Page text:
Cardinal Schonborn: “Irregular Situations”

What view and what attitude should we take, in your opinion, to couples who live an irregular situation?

At the last Synod, I offered a key that caused much discussion and was even mentioned in the Relatio post discupatationem, but that is no longer present in the final document, the Relatio Synodi. It was an analogy with the ecclesiological key given by Lumen Gentium, the constitution on the Church, in its article 8. The question at issue is: “Where is the Church of Christ? Where is concretely embodied? Does the Church of Jesus Christ really exist, as he desired and founded?”. To this, the Council responded with the famous statement: “The sole Church of Christ remains in the Catholic Church” subsists in the Catholic assembly. It is not a pure and simple identification, like saying that the Church of Jesus Christ is the Catholic Church. This was stated by the Council: “It subsists in the Catholic Church”, together with the Pope and legitimate bishops. The Council adds this phrase, which has become key: “Although outside of her body there are many elements of sanctification and truth, belonging properly to God’s gift to the Church of Christ, they push towards Catholic unity.” Other denominations, other churches, other religions are not simply nothing. The Vatican II excludes an ecclesiology of all or nothing. All this takes place in the Catholic Church, but there are elements of truth and holiness in other churches, and even in other religions. These elements are elements of the Church of Christ, and by their nature tend to Catholic unity and the unity of mankind, toward which the Church herself, in anticipation, so to speak, of the great plan of God which is a single Family of God, humanity. This key justifies this approach of the Council, for which it does not consider first what is missing in the other Churches, Christian communities or religions, but what is positive there. They capture the seeds of the Word,as has been said, the seeds of the Word, elements of truth and sanctification.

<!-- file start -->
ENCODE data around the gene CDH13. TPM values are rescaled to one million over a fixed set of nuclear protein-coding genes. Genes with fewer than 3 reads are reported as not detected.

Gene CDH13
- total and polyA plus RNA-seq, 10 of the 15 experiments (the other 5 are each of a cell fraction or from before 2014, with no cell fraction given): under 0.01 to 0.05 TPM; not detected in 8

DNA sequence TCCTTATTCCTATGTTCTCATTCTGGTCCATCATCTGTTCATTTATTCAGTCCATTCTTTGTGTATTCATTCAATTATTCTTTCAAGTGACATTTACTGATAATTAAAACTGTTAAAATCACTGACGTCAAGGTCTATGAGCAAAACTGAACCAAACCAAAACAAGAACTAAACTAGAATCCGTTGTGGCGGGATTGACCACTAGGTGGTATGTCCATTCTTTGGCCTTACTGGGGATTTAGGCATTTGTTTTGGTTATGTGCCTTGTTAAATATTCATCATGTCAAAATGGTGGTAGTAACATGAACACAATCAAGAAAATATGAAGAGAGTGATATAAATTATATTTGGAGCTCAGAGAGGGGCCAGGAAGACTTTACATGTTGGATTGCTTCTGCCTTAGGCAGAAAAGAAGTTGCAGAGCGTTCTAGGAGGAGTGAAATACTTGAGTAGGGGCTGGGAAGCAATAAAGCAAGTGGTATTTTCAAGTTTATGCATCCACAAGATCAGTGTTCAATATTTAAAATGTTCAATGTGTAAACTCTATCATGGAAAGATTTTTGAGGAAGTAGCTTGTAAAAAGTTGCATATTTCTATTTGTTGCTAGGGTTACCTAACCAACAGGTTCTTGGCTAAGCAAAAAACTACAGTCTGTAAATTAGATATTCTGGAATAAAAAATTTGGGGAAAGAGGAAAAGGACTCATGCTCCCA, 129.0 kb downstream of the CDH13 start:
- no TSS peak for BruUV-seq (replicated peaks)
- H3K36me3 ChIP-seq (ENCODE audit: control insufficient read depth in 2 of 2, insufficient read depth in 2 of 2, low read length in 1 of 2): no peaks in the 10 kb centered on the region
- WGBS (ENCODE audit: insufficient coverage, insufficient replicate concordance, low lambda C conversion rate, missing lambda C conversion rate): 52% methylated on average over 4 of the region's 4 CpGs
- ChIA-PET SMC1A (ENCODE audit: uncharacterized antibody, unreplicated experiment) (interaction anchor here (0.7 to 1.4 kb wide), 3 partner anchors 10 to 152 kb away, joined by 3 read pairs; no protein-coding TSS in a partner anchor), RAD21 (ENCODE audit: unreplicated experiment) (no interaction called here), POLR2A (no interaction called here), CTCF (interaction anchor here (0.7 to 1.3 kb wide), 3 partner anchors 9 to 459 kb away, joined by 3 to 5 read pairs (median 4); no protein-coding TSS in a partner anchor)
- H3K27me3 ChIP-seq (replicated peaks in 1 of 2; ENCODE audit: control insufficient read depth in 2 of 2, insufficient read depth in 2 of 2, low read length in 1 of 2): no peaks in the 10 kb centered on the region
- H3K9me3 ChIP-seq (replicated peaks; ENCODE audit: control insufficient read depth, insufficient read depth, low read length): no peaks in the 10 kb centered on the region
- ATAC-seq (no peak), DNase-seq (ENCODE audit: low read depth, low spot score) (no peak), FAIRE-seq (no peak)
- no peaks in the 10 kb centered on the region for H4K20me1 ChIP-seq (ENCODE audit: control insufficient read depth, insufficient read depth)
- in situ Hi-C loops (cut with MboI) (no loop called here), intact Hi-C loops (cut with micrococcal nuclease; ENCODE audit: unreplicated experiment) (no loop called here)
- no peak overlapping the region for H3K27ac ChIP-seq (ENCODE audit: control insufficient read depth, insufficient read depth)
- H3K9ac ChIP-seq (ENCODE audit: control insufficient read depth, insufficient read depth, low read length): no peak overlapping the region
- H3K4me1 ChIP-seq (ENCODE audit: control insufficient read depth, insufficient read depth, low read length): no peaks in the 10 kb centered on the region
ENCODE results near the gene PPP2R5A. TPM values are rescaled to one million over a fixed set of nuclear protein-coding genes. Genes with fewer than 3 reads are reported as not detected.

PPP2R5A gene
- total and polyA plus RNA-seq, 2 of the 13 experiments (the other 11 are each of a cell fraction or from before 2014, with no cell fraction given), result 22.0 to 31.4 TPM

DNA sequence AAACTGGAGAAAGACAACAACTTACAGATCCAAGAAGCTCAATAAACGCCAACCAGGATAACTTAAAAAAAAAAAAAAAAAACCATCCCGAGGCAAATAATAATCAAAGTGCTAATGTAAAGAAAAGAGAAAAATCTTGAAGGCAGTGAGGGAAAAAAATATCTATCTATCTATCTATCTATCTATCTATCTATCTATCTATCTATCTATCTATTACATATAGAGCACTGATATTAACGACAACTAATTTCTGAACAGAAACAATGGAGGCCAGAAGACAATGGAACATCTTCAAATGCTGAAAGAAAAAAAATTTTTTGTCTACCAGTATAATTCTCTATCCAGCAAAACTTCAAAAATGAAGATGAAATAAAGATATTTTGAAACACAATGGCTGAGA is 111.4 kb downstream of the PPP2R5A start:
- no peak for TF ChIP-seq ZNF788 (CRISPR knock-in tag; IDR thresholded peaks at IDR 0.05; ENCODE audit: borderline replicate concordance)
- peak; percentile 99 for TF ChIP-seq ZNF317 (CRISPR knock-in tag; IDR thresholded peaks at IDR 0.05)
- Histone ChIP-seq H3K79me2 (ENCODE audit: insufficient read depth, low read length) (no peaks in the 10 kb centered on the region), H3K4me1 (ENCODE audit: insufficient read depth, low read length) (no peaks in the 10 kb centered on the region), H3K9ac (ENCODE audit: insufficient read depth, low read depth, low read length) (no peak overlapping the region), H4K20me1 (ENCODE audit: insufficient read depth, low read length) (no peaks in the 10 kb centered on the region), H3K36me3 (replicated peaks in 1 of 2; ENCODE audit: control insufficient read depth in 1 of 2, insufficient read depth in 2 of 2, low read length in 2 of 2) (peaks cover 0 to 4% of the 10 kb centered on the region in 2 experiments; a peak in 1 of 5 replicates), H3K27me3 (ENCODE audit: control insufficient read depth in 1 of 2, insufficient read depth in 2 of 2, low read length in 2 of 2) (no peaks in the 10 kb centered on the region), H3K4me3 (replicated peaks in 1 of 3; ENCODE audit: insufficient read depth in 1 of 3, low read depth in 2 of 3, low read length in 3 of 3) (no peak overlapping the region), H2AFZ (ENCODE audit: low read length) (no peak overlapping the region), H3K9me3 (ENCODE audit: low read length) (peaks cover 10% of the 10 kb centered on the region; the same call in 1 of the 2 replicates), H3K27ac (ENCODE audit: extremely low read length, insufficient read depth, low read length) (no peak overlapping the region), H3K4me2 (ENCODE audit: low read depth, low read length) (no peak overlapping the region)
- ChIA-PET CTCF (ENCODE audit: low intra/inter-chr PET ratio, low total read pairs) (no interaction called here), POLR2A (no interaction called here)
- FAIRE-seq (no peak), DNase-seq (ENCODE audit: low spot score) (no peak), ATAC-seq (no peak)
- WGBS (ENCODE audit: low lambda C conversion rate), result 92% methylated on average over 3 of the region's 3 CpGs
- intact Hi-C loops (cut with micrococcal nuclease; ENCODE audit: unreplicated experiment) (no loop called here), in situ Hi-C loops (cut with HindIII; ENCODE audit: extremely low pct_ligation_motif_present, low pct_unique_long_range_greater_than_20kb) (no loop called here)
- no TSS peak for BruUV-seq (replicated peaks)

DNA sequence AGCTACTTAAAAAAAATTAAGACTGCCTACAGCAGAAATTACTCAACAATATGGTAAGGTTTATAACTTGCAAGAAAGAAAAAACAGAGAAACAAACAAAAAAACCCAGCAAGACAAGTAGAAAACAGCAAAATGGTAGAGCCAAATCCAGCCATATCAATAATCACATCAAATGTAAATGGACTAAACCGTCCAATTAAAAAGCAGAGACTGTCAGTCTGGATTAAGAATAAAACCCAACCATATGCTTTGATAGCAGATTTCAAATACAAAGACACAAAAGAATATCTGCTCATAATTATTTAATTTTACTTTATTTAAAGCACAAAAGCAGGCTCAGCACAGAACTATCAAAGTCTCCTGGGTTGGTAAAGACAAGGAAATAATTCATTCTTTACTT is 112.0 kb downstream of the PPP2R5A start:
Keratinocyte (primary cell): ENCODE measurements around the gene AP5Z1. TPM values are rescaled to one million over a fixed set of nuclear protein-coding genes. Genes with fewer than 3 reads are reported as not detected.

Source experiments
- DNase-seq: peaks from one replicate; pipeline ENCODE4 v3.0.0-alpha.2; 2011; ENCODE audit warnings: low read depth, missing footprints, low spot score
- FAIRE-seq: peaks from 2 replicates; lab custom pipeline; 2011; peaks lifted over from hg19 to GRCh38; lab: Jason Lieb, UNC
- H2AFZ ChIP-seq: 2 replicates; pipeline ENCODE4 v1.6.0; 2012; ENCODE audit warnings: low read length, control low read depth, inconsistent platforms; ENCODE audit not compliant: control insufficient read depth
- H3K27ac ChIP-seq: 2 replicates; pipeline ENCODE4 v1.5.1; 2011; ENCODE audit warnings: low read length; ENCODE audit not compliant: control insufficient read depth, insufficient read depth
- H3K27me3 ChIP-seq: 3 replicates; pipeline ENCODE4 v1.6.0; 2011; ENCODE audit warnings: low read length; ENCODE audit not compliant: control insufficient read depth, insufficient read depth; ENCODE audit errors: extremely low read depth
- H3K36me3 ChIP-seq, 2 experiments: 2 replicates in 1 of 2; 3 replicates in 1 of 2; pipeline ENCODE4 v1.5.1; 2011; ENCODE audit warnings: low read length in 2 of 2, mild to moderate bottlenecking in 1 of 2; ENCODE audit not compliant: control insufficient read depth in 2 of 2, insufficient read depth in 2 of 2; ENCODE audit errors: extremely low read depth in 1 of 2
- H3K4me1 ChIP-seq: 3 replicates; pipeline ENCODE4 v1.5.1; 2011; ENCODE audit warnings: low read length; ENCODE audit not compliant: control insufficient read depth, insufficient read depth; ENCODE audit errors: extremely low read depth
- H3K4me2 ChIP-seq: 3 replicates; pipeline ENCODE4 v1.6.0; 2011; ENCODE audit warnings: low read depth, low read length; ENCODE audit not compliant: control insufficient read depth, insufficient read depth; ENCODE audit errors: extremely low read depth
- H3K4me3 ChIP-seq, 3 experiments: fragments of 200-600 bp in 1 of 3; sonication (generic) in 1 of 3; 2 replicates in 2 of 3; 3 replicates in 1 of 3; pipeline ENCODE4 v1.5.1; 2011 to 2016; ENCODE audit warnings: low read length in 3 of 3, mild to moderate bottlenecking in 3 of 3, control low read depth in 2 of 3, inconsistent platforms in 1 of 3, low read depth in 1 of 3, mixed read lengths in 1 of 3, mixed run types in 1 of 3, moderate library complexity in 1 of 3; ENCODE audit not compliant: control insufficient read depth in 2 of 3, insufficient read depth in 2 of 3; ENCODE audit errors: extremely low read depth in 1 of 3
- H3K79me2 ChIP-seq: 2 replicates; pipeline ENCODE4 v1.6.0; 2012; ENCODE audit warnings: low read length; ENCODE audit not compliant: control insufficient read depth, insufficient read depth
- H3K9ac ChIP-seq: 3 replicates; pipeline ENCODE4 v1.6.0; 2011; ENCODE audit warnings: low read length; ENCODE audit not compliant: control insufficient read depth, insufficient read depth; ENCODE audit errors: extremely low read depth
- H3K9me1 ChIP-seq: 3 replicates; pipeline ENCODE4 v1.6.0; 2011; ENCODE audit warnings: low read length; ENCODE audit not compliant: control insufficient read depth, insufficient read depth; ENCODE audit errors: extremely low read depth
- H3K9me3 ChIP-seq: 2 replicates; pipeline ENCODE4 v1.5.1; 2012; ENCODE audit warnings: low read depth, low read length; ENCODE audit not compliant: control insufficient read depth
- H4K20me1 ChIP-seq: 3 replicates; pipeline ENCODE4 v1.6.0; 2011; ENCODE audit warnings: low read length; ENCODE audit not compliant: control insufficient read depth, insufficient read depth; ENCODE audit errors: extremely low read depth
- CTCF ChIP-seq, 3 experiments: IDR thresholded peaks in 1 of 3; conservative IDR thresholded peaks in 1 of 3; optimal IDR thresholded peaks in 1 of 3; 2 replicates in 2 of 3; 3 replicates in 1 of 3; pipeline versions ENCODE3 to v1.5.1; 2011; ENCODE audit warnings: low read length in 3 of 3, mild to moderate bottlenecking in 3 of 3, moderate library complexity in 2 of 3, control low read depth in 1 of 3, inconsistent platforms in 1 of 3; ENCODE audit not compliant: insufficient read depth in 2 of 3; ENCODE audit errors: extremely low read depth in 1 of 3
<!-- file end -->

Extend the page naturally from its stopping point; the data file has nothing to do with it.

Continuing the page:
How can this insight be applied, in your view, to the family? Do you think there are elements of sanctification and truth, that is, positive elements, in imperfect forms of marriages and families? In these forms the explicit sacramental marriage covenant is lacking. But this does not seem to prevent that there are also elements that are almost promises of this alliance: loyalty, attention to each other, the desire to be a family. This is not everything, but it’s already something. You can recognize these “seeds” of truth about the family, then the shepherds can help you to grow and mature?

I simply proposed to apply this interpretation to the ecclesiological reality of the sacrament of marriage. Because marriage is a Church in miniature, the’ ecclesiola, the family as a small church, it seems legitimate to establish an analogy and say that the sacrament of marriage is fully realized where there is justly a sacrament between a man and a woman living in faith etc. But this does not prevent that, outside of this full realization of the sacrament of marriage, there are elements of marriage that are signals of waiting, positive elements.

For example, consider a civil marriage …

Yes, we consider it as something more a mere de facto union. Why? It is a simple civil contract which from the point of view of the Church has no meaning. But we recognize that in civil marriage, there is more commitment, a stronger alliance, than in a simple de facto union. … The couple are committed to society, to the people and to themselves, in a more explicit alliance, legally anchored by sanctions, obligations, duties, rights….The Church believes that it is a step further than simply living together. There is in this case a closer proximity to sacramental marriage. As a promise, a sign of waiting. Instead of speaking of all that is missing, you can even come close to these realities, noting the positive things that exist in this love that has stabilized.